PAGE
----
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Abdullah Abdullah's Unmentioned History | The Nation

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Abdullah Abdullah's Unmentioned History

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AP ImagesAbdullah Abdullah shows his finger marked with paint after voting at a polling station in Kabul, Thursday, Aug. 20, 2009.

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Barbara Crossette
Barbara Crossette is The Nation's United Nations correspondent. A former foreign correspondent for the New York Times,...

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Abdullah Abdullah, the most powerful challenger to Hamid Karzai in the presidential elections in Afghanistan, argues on his campaign website that "there can be no greater priority than regaining the trust of the Afghan people," a trust he now claims is being squandered again in voter fraud by his rivals.

While the votes are still being counted and the Electoral Complaints Commission is urging candidates not to rush into predictions and accusations, Abdullah, an ophthalmologist by training, might well be a little more forthcoming and expansive about his own history and what that would mean to his turbulent country should he be elected, or even force Karzai (no democratic paragon either) into a bitter runoff.

A political chameleon (a widely encountered species in Pakistan and India also), Abdullah, born in 1960, was a close adviser to Ahmed Shah Massoud, a legendary Tajik mujahedeen commander from the Panjshir Valley who served as defense minister of the government set up after the fall of the pro-Soviet leader, Najibullah.

Abdullah was also an informal chief spokesman for the loose coalition of mujahedeen warlords known as the Northern Alliance, which had driven Soviet forces out of the country with considerable American help. Then, with Washington's back turned, they began fighting among themselves, laying waste to large swaths of Kabul and creating so much havoc and violence in the countryside that by 1995-1996 Afghans greeted the arrival of the Taliban with relief. Trust of the people?

The mujahedeen "government" of the post-Soviet, pre-Taliban 1990s was known for its efforts to deprive women, particularly urban women, of the gains they had made under communist governments. When the United Nations Fourth World Conference on Women was held in Beijing in 1995, Afghan women were forbidden to send a delegation. In the Afghan countryside, women were not safe from either civil war or sexual assault.

One of the most conservative of the mujahedeen leaders, Abdul Rasul Sayyaf (who tried to ban all female journalists from his news conferences), not the Taliban, was the first to welcome Osama bin Laden to Afghanistan, according to Kathy Gannon, a Canadian who reported from Afghanistan for eighteen years and wrote one of the best books on the events of recent decades, I Is for Infidel.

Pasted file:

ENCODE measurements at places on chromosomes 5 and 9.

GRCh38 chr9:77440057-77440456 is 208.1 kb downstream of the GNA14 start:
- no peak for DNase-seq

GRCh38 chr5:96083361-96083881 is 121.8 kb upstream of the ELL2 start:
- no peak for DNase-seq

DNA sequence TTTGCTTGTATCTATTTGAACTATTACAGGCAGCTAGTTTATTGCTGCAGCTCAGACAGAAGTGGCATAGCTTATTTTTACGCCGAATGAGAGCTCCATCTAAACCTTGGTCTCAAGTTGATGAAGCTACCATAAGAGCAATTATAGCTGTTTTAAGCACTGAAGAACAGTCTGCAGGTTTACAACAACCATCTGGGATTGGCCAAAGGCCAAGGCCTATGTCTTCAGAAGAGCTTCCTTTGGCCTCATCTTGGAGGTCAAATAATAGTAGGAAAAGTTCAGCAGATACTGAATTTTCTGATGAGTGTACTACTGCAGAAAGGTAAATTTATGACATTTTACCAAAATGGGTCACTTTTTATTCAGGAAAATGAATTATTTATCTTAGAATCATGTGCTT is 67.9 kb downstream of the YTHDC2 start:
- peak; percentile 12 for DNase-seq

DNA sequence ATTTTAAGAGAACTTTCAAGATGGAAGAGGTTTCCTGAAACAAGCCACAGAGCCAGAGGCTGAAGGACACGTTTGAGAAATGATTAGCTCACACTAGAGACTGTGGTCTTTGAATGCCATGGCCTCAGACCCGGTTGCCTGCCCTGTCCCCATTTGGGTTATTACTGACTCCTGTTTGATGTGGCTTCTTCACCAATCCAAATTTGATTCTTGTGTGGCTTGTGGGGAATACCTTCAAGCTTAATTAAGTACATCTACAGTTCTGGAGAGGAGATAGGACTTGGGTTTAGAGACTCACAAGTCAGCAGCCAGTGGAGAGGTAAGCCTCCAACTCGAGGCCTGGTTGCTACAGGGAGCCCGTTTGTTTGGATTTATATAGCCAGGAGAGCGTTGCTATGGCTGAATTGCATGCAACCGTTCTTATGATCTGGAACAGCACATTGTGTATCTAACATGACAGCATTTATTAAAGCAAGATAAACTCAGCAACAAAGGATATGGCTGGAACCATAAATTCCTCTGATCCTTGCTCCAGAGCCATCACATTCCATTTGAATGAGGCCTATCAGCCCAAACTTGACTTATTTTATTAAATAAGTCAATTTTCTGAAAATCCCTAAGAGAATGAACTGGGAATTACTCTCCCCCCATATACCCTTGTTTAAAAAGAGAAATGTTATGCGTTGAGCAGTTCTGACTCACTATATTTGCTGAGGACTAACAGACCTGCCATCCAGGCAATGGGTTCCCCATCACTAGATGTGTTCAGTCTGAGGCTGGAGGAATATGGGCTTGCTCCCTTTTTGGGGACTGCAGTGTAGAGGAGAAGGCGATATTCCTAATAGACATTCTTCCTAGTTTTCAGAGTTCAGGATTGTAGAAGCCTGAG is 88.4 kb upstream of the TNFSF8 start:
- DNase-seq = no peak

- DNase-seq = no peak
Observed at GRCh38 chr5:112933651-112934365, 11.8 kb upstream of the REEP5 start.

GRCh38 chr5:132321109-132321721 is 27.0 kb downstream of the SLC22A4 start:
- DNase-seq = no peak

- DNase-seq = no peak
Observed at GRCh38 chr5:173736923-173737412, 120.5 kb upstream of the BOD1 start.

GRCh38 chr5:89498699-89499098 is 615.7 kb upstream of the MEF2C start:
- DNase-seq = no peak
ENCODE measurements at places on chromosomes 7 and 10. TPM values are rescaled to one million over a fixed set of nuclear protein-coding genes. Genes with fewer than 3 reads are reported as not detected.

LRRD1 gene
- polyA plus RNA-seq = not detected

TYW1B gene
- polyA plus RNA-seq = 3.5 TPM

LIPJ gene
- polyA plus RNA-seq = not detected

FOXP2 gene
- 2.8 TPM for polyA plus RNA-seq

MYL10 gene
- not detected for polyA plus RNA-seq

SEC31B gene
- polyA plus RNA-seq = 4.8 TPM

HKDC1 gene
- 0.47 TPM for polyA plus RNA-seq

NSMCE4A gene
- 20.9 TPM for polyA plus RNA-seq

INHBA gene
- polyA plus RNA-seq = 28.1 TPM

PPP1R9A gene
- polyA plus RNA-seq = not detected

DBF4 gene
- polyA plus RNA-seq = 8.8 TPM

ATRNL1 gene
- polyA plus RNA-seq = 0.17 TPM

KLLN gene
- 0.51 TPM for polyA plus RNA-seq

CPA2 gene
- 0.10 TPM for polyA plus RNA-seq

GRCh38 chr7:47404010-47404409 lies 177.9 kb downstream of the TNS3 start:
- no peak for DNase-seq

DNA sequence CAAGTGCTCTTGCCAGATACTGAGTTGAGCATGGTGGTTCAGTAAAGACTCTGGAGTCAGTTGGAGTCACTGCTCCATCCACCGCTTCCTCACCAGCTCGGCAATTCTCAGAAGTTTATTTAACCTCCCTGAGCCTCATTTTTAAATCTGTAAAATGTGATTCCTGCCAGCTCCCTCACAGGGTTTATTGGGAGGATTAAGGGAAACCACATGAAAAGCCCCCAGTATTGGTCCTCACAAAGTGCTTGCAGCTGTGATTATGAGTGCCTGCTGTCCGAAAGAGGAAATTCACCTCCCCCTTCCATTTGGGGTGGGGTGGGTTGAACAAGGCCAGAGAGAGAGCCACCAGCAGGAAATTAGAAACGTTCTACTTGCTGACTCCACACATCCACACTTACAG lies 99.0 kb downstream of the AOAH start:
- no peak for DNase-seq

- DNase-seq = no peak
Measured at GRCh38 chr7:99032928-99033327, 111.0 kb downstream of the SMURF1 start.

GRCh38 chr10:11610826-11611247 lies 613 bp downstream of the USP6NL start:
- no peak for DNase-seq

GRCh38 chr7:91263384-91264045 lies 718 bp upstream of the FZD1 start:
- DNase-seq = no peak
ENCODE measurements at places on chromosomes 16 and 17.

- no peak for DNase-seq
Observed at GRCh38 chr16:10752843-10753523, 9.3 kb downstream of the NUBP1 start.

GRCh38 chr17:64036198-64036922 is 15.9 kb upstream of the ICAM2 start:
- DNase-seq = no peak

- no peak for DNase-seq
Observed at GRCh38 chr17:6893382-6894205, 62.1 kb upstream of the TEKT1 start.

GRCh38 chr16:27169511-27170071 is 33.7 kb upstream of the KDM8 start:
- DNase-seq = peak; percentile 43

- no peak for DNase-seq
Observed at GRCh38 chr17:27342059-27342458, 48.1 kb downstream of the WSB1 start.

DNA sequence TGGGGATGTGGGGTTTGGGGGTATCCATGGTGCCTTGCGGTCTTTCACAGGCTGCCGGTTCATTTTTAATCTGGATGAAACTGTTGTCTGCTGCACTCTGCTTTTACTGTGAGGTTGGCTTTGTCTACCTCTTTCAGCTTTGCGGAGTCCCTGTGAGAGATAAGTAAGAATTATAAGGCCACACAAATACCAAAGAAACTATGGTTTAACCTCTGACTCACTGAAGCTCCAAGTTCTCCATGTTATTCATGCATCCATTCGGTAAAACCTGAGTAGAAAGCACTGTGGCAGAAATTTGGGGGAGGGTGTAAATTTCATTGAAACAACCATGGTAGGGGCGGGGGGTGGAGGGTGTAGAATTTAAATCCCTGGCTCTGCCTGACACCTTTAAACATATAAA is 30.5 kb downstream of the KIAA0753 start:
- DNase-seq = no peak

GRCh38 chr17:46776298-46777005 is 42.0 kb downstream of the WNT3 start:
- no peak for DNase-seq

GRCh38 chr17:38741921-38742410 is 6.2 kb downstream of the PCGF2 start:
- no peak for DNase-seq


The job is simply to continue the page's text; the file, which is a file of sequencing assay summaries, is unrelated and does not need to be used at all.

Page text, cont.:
Abdullah was officially the spokesman of the mujahedeen government's defense ministry in Kabul from 1992 to 1996, when the Taliban, a very different movement than it is today, took control of the capital. Abdullah then became a roving global spokesman for what the mujahedeen called their exiled Islamic Republic of Afghanistan. He appeared to be cut out for the task, as all of us who encountered him noticed.

"He always seemed more diplomat than warrior," Gannon wrote. "Abdullah has the uncanny ability of knowing and saying what foreigners want to hear, regardless of whether it's true."

As Kabul was falling to the Taliban, Abdullah was telling reporters that the Talibs had been repulsed; but he knew the city was lost, and he was actually "getting ready to run," Gannon said. He wasn't gone for too long. After the United States invaded Afghanistan in 2001 and essentially gave Kabul back to the murderous mujahedeen, Abdullah became part of the team charged with rebuilding the country. Later, when a transitional government was formed and an election held, he was Karzai's foreign minister. Now he is his most outspoken foe.

Abdullah's ability to resurface in any political climate, along with other mujahedeen figures, is symbolic of the situation that has alienated many Pashtuns, the largest and now most mistrustful ethnic group in Afghanistan, a point made by Amin Tarzi in a collection of scholarly essays, The Taliban and the Crisis of Afghanistan. After 2001, the Pashtuns got a Pashtu president, Karzai, but he had no militia of his own and has been surrounded, obstructed and compromised by Tajik and Uzbek warlords.

Enter Abdullah, all things to all men. His official bio says that he was born in Kabul to a devout Muslim family and that his father (a former Pashtu politician) was from Kandahar, a Pashtun/former Taliban stronghold, where Abdullah needs votes. In an election year, the bio doesn't mention that his mother was a Tajik.

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